Progress and the greatest irony

This being 2014, I picked up my copy of Paul Fussell’s brilliant 1975 book The Great War and Modern Memory. Although I very much want to read Margaret Macmillan’s new book, The War that Ended Peace, I’m tempted to say that if you only read one thing this centenary year, make it the Fussell. This early passage caught my eye:

“Every war is ironic because every war is worse than expected. Every war constitutes an irony of situation because its means are so dramatically disproportionate to its presumed ends. … But the Great War was more ironic than any before or since. It was a hideous embarrassment to the prevailing Meliorist myth which had dominated public consciousness for a century. It reversed the Idea of Progress.”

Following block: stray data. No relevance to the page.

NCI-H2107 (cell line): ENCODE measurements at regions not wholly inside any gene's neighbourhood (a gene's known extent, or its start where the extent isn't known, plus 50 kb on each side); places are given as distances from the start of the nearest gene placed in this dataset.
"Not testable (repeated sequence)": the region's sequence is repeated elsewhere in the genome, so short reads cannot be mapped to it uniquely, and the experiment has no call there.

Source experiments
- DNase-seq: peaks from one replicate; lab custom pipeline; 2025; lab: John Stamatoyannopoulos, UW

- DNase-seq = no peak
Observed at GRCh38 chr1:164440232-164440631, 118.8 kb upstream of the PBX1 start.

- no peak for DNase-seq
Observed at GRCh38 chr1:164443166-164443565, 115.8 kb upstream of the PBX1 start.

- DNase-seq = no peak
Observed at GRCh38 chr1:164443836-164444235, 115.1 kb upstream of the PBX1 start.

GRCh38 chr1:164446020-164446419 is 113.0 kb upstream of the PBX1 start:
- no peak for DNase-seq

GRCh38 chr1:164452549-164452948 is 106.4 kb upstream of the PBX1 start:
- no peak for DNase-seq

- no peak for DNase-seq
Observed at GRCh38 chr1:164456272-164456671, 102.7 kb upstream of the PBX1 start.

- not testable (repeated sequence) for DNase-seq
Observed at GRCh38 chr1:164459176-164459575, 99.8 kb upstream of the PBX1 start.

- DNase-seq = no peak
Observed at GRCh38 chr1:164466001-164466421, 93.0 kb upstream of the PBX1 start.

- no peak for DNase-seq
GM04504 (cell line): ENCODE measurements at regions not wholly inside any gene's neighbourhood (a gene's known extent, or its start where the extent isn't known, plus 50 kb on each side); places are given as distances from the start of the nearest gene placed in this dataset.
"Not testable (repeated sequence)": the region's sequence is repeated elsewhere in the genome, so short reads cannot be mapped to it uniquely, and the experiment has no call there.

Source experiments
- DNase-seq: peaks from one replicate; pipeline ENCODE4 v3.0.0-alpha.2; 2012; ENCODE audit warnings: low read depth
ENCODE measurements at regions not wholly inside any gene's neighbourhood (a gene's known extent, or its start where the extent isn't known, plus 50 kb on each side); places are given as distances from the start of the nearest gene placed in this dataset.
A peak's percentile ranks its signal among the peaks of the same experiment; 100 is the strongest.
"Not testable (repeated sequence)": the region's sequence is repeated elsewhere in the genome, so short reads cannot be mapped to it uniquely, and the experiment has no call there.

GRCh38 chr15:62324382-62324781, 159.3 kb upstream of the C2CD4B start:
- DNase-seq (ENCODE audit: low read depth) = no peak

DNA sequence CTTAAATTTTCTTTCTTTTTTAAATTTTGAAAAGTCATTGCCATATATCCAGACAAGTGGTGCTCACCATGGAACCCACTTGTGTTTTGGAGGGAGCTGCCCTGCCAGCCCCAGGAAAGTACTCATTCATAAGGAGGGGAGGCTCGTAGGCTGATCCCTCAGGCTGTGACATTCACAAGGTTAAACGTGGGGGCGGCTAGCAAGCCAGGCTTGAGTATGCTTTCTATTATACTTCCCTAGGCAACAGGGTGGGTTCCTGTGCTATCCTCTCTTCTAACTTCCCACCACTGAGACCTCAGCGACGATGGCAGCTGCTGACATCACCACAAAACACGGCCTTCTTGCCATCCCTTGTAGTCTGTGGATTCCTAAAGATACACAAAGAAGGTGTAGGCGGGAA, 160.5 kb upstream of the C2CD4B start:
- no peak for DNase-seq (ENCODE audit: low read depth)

I, like many economists I would guess, incline toward meliorism. A hundred years on from Fussell’s Greatest Irony, it’s probably right to reflect on Progress, though.

The Great War and Modern Memory

 

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